After five and a half weeks, the tongs were to be removed, to my great relief, but not without torturing me one more time. First I was fitted with a neck brace like the one I had seen Myles in. An arrangement of straps, buckles, pads, and hard plastic, sandwiched me from the lower abdomen up over my shoulders, and attached to that front center and back center, were aluminum rods running vertically up to my chin and back of head. Atop each rod sat a padded cradle to support those parts, respectively, and they were connected by leather straps from back to front, on both sides, allowing me practically no movement of my head. Once they got it on me and all cinched up, the tongs were ready to come out. Moiel said it might smart a little, because for some reason when the pressure is released, it is painful. They started to unscrew but I screamed, "Wait!" for it felt just like they were tightening them inward. They ignored me and kept loosening and the tongs fell away. Although my head pulsated with pain, I was free of those cursed tongs.

I wanted to jump immediately out of bed but Dr. Moiel prohibited me. He said that after being flat so long, that my body's equilibrium would be all out of kilter, and if I were to attempt standing, that I would black-out and fall flat on my face. It was around 5:00 in the afternoon and he promised he'd get me up first thing in the morning, but gradually, on a tilt-table. Well, my bowels were still not cooperating and hadn't budged in two weeks, so when Moiel left I righted myself slowly, held on to the wall and made my way slowly to the bathroom, just a few steps away. By the toilet, there were handrails, so I grabbed them for support and lowered myself to the sitting position and my vertical bowels willingly evacuated their contents, giving me an orgasmic relief. I got back to bed and attempted no more walking, but I raised the head of the bed up as far as it would go to try acclimating myself to an upright position.

Before breakfast, Moiel and a physical therapist came in with a tilt-table. It was like a regular gurney, but the top was a vinyl upholstered sheet of plywood with a foot board on one end. There was a fulcrum across the middle, similar to a see-saw, that allowed it to be tilted to an upright position. They maneuvered it next to my bed and had me slide over on top of it. Then it was slowly tilted to about 45 degrees and stopped. Moiel asked me how I felt, and despite being a little light headed, I was determined to report that I was fine, because of the joyous anticipation of getting back on my feet. After a five minute pause, they raised up to about 60 degrees and stopped again, but I urged them to go all the way and they did, with the only ill effect being a slight vertigo from the unfamiliar perspective of an upright stance; having my head at such a lofty height once again.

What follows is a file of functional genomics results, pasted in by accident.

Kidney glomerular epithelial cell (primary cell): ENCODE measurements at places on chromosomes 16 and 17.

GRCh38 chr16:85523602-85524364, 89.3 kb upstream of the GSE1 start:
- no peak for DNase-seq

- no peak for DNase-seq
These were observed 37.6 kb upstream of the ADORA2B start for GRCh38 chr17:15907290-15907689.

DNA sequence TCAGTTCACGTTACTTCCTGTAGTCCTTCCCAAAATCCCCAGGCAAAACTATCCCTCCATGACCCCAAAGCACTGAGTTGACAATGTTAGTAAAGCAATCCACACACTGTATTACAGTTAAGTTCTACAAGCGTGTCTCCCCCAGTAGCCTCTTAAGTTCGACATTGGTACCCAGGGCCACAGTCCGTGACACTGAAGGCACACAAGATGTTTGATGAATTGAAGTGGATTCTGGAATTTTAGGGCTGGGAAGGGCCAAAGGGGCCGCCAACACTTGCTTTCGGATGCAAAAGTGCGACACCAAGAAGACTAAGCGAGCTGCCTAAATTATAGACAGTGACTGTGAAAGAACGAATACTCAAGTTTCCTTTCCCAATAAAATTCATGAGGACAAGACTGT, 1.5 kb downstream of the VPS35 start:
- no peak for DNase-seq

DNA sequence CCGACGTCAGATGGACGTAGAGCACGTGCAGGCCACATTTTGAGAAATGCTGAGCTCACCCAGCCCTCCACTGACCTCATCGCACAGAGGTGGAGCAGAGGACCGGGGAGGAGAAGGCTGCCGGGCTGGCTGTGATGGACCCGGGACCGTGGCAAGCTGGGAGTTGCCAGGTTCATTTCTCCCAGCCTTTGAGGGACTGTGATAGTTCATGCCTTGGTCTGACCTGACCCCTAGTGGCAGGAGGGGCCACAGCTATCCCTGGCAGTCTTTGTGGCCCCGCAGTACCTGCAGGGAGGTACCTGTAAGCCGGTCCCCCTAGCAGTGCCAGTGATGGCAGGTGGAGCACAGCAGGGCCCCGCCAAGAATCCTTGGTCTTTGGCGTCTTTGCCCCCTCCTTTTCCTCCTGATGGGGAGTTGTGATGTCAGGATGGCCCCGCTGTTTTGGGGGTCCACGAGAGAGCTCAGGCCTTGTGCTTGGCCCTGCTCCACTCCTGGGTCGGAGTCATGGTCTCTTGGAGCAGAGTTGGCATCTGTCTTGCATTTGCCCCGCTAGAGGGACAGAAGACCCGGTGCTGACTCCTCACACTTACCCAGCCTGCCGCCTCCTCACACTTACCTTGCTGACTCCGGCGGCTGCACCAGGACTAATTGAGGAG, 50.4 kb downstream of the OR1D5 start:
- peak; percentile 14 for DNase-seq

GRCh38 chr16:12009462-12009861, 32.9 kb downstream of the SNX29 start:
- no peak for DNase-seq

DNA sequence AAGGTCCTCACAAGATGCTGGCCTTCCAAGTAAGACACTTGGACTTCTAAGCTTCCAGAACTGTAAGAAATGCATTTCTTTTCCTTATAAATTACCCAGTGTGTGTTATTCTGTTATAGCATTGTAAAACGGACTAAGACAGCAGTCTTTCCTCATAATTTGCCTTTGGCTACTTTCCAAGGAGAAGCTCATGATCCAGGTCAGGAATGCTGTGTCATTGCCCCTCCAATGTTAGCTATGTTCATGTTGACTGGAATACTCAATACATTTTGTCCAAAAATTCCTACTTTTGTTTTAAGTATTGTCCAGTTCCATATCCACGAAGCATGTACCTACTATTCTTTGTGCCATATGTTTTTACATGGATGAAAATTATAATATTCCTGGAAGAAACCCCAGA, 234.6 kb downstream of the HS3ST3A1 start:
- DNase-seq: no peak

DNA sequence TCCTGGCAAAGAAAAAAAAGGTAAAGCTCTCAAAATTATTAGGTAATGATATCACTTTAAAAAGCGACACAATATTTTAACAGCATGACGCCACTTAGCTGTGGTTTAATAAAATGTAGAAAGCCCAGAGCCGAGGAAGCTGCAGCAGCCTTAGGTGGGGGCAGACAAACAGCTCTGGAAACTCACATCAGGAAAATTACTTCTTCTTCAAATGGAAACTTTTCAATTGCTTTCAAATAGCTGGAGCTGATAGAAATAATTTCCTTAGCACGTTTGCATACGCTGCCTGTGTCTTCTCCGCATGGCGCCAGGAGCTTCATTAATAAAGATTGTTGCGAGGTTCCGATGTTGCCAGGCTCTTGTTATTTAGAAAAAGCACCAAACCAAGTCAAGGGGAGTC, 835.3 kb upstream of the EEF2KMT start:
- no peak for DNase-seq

The therapist took my arm to steady me as I stepped to the floor and I took a few unsteady paces. Moiel was encouraged that I hadn't toppled to the floor and told the therapist to lead me out to the hall. I advanced with the wonder of a baby learning to walk, concentrating on my balance, while all-the-time marveling at my new surroundings. Still aided by the therapist, we traveled at a turtle's pace up one end of the hall, then back down all the way to the other end, and then back to my room to rest. I was surprised by my exhaustion and the tenderness of my feet. It was like walking on hot asphalt, barefoot in May, before your feet toughen up. You anticipate each burning step to be painful, but you force yourself to endure, because you know it will get easier with time. Moiel told me I'd be out of there in a few days if I kept up the good work on my walking and got stronger.

The therapist would be coming up three times a day to "walk" me, but my football instincts made me push harder, ignoring aching feet and leg muscles, to walk relentlessly as much as I could. The brace didn't make things any easier, the way it held my chin up and inclined my head backwards, I couldn't see immediately in front of my feet and the stiffness of my upper body, required more effort to balance. I must have looked like a snobbish Frankenstein out for a stroll, but it beat laying in bed with steel pins drilled into my skull.

It was a Wednesday, exactly six weeks since my admission to the hospital, that I was released. The sensation of walking outside and seeing the world again was glorious, although be it big city Houston, that I never had delighted in before. I filled my lungs with the smog filled air and rejoiced in it, after breathing the stench of antiseptic hospital air for a month and a half. As my Mom and I reached the outskirts of the city, it became even more exciting. Common sights inspired me: the Imperial Sugar Factory, the intersection of Highway 6 and 90 Alt, the sign that reads: "Richmond 8 miles," the State Prison farm that donated blood to Warren, the pecan trees lining bare cotton and hay fields, Ed's Silver-Spur Bar, Walter Lewis' Restaurant & Motel, the horseshoe lake, the 359 turn off, Askew Ranch, the big curve, Pony Hibbs Used cars, Onstead's Swinging Door, Mc Crary Road turning off of 359, gravel grinding under tires, past Brother's house, and home.

Good ole Ivan was there to greet me, and I gave him a hug, and he gave me a thorough sniffing, from crotch to toe, having to reaquaint himself with my smell after such a long absence. Inside the house, I relished in the familiar sights, sounds, and smells and felt the appreciation of being home. School was just letting out and I wanted to jump in my truck and head to town to see friends, but after laying briefly on the couch in our den, I conked out. A spell of exhaustion hit me and I slept till 9:00 that evening, not feeling strong enough to go anywhere. After some supper, I retired to my bedroom and despite the uncomfortable confinement of the brace, it felt wonderful to be home, sleeping in my own bed.

End of Chapter 20